[TODAY]America unleashes the serpent

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[TODAY]America unleashes the serpent

The anaconda, a snake found in the jungles of Central and South America, can be as long as 5 times the average height of a man. These grand snakes wrap their bodies around their prey, like crocodiles and jaguars, crushing them to death before swallowing them whole. If an anaconda ever hugs you, you're dead.

The second military offensive led by the United States in Afghanistan is code-named Operation Anaconda, an action to "crush" the remnants of Al Qaeda and Taliban fighters in eastern Afghanistan near Pakistan.

Operation Anaconda is smaller in scale but more focused than the first U.S. operation in Afghanistan that started last October and lasted five months. This time forces from Germany, France, Australia, Canada, Denmark and Norway are battling alongside the Americans. The operation is also different from the first campaign in that it produced what President George W. Bush had been dreading, eight American casualties.

Some have accused the United States of trying to dip its fingers into the Afghanistan situation while trying to keep its hands clean of blood. Some have accused it of trying to "hog" the war, refusing interference from its allies to politically and economically dominate the post-Afghanistan Central Asia. If these accusations are true, the accusers can rest assured that the American objectives have been foiled since the launch of Operation Anaconda.

The Anaconda came after the failure in Tora Bora to block the escape of Al Qaeda fighters. Tora Bora was the region where Al Qaeda and Taliban leaders, including Osama bin Laden, the accused mastermind of the Sept. 11 attacks on the United States, were supposedly hiding. The ground offensive was left mainly to the pro-U.S. Afghan troops directed by U.S. special forces. But the Afghans who had fought so bravely to drive the Taliban and Al Qaeda forces out of the cities wavered on the mountains of Tora Bora. Few were willing to enter the caves where Osama bin Laden and his troops might be hiding. In fact, it was later discovered that some had even been bribed to help the enemy leaders cross the borders into Pakistan.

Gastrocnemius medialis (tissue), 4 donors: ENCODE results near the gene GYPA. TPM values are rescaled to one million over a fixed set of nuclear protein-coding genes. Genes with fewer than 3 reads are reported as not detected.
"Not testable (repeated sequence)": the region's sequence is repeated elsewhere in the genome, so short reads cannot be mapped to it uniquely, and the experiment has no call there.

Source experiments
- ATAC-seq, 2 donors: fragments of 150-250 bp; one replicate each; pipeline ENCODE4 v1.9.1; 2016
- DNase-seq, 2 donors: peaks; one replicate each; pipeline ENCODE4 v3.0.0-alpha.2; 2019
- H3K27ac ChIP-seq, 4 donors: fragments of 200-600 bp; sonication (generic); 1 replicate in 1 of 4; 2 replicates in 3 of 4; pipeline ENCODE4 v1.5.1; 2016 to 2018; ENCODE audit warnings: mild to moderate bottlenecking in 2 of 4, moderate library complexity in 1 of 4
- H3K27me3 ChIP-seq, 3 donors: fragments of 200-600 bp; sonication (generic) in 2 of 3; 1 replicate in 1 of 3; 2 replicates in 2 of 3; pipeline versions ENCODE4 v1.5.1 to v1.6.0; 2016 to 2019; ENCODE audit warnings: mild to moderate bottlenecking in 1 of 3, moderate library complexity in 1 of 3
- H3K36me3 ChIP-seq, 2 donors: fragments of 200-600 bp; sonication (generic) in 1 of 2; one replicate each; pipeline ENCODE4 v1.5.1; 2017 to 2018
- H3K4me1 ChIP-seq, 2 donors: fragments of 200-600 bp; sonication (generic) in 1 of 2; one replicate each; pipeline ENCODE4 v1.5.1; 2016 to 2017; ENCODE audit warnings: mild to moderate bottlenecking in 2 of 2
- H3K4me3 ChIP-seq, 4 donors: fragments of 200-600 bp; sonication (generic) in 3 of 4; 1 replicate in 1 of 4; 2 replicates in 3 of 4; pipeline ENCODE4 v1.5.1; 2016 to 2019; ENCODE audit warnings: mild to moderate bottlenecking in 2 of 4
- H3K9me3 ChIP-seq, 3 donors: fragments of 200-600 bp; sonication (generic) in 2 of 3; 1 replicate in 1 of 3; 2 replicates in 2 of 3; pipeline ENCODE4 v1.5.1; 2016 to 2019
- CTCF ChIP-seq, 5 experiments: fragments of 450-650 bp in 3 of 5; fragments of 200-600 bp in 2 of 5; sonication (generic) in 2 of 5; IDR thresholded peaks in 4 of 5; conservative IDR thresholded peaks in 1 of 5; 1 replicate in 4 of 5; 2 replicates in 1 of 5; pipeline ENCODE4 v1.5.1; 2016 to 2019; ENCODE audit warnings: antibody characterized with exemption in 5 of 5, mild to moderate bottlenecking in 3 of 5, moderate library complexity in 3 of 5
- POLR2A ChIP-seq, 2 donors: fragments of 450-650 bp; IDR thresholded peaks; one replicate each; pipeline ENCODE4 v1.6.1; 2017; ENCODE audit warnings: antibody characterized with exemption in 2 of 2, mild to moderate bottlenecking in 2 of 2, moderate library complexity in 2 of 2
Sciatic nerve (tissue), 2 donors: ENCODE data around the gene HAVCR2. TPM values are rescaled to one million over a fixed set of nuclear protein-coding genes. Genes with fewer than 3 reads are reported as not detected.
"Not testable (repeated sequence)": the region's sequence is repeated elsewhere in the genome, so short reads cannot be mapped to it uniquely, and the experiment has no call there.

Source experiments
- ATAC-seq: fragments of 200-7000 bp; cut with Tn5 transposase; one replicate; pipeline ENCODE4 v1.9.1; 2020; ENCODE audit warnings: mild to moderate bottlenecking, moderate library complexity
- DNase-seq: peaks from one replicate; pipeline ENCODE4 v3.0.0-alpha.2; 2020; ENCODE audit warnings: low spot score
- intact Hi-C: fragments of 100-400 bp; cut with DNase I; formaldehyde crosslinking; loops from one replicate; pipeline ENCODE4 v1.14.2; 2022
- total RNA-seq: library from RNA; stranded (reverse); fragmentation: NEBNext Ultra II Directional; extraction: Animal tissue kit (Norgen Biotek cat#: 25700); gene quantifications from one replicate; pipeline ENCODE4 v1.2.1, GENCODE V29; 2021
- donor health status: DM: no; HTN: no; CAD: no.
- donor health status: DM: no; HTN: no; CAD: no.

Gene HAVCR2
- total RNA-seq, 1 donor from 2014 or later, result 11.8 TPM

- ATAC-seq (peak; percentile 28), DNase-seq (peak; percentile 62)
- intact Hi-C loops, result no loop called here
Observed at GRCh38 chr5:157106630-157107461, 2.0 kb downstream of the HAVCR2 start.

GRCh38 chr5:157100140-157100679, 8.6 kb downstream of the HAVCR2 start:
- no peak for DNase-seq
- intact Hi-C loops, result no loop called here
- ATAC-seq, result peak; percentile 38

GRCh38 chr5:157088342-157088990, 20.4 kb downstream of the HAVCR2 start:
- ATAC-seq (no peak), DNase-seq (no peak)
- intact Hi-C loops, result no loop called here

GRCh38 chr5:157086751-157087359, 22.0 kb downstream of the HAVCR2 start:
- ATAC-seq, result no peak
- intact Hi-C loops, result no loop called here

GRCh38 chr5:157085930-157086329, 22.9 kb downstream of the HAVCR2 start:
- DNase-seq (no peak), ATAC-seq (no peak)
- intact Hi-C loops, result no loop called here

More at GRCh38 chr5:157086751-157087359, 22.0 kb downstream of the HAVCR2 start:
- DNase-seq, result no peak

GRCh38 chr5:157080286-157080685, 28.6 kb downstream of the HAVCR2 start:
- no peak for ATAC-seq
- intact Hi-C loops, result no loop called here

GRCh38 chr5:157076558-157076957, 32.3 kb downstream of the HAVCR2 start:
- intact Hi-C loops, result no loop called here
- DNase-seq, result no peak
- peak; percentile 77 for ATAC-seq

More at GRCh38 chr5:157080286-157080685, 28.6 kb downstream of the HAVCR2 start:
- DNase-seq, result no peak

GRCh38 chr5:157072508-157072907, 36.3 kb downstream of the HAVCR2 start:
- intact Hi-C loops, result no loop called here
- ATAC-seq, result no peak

Reports say the Afghan soldiers received about $5,000 for every person they helped across the borders. This would indeed have been a sum no average Afghan would have hesitated accepting. For the United States, this meant a serious leakage in its front. This was why Osama bin Laden has yet to be caught and this is why the last stages of the war are dragging on. So the United States changed its strategy. It mobilized some 600 men and invited other countries to join the fight. Afghanistan's war had finally turned into a full-blown American war with its allies by its side.

Operation Anaconda will be the closing step of the war in Afghanistan. The success of this operation will hopefully mark the end of 20 years of civil war and external interference in Afghanistan. The success of Operation Anaconda is indispensable if the Afghans are to start building a new nation and reconstruct their economy.

Mr. Bush's "axis of evil" statement was made in the context of the war in Afghanistan. Somehow, he seems to regard North Korea, Iran and Iraq in the same light with the Al Qaeda and the Taliban. As long as there's war in Afghanistan, there's a shadow over the Korean Peninsula and the relationship between North and South Korea. That is why we are rooting for the success of Operation Anaconda for our sake as much as the Afghans'.

Walter Russell Mead, a renowned historian, outlined in his book "Special Providence: American Foreign Policy and How It Changed the World" the similarities between Mr. Bush and Andrew Jackson, the hero of the War of 1812, the seventh president of the United States and a pioneer of grassroots democracy. One of the similarities the historian pointed out was an unforgiving attitude toward unrelenting enemies but generosity toward enemies who admitted defeat.

Mr. Mead went on to say that there was a bit of Jackson in every American and that the generous attitude of the United States to Germany and Japan after World War II reflected this spirit. Whether it's because of the Jackson inside him or not, Mr. Bush has got to end the war in Afghanistan with Operation Anaconda. Victory in Afghanistan also means the blunting of the "axis of evil" and those of us living on this side of the axis would like to see the war end as soon as possible.

If Mr. Bush is indeed similar to Andrew Jackson with his chastisement of the wicked and magnanimity toward the admittedly defeated, let the wicked be crushed by Anaconda quickly so that the good will be left to benefit from the magnanimity.


The writer is a senior columnist of the JoongAng Ilbo.

by Kim Young-hie

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